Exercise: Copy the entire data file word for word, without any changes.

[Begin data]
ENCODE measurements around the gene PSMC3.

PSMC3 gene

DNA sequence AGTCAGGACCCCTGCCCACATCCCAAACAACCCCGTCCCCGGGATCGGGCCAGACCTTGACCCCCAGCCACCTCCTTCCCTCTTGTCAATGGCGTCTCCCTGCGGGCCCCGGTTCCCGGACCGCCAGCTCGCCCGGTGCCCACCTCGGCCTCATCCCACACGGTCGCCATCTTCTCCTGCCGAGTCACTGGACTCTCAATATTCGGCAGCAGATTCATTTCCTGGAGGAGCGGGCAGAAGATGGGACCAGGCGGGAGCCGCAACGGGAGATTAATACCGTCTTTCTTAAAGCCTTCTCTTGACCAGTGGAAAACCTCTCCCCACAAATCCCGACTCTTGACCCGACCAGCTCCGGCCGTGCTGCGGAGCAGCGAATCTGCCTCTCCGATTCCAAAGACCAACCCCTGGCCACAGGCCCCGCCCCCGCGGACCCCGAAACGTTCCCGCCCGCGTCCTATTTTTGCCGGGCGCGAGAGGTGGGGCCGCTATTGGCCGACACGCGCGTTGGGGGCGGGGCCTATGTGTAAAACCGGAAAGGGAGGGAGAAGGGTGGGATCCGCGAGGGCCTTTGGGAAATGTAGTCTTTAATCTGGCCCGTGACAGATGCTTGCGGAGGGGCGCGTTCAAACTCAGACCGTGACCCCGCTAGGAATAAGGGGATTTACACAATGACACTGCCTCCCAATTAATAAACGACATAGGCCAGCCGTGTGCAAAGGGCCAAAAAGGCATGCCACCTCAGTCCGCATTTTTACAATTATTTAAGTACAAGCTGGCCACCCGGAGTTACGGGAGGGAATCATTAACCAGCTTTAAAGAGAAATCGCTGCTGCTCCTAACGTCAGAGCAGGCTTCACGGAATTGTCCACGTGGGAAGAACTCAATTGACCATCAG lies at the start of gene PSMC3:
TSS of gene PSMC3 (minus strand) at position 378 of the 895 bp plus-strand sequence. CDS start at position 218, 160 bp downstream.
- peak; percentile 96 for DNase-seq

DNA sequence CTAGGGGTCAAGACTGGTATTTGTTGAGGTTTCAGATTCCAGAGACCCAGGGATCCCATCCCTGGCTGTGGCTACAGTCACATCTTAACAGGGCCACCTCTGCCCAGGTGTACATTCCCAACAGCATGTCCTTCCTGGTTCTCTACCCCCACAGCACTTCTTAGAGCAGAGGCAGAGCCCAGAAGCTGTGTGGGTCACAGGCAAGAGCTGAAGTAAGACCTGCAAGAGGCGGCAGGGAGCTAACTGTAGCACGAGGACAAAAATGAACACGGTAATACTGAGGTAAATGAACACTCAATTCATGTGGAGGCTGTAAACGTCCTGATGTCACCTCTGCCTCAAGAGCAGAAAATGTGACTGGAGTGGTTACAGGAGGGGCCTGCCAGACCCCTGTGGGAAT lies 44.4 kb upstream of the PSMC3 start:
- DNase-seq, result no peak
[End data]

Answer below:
ENCODE measurements around the gene PSMC3.

PSMC3 gene

DNA sequence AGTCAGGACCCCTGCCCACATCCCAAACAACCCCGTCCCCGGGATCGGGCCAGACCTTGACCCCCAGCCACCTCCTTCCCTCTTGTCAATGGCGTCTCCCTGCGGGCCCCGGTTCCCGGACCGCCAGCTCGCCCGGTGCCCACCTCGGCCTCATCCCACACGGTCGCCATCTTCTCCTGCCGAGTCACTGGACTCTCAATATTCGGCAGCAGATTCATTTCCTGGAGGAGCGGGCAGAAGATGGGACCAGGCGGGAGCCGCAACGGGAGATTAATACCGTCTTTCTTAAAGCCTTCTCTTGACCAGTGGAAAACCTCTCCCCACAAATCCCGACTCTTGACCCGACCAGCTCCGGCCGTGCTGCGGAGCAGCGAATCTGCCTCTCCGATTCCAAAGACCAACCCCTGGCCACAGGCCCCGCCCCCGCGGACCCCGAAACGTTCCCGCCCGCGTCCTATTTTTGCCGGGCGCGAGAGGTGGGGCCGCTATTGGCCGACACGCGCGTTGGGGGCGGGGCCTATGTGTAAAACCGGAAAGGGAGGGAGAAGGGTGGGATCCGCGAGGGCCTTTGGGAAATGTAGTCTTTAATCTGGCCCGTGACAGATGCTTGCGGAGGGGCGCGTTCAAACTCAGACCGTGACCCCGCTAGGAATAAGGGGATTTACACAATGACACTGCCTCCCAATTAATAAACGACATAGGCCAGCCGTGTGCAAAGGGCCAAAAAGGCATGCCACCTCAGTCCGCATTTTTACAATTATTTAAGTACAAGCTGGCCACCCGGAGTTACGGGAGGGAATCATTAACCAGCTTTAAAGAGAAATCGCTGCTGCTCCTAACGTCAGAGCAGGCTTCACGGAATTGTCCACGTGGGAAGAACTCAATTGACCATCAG lies at the start of gene PSMC3:
TSS of gene PSMC3 (minus strand) at position 378 of the 895 bp plus-strand sequence. CDS start at position 218, 160 bp downstream.
- peak; percentile 96 for DNase-seq

DNA sequence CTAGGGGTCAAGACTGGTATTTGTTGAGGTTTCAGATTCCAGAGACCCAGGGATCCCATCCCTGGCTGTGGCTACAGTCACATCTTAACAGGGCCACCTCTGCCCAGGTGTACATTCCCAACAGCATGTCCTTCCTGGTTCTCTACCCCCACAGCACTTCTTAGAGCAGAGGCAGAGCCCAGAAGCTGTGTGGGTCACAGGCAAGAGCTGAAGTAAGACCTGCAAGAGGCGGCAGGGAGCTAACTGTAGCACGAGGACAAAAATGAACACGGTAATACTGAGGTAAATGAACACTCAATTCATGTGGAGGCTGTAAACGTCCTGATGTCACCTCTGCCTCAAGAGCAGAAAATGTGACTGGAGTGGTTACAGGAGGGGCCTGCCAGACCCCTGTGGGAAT lies 44.4 kb upstream of the PSMC3 start:
- DNase-seq, result no peak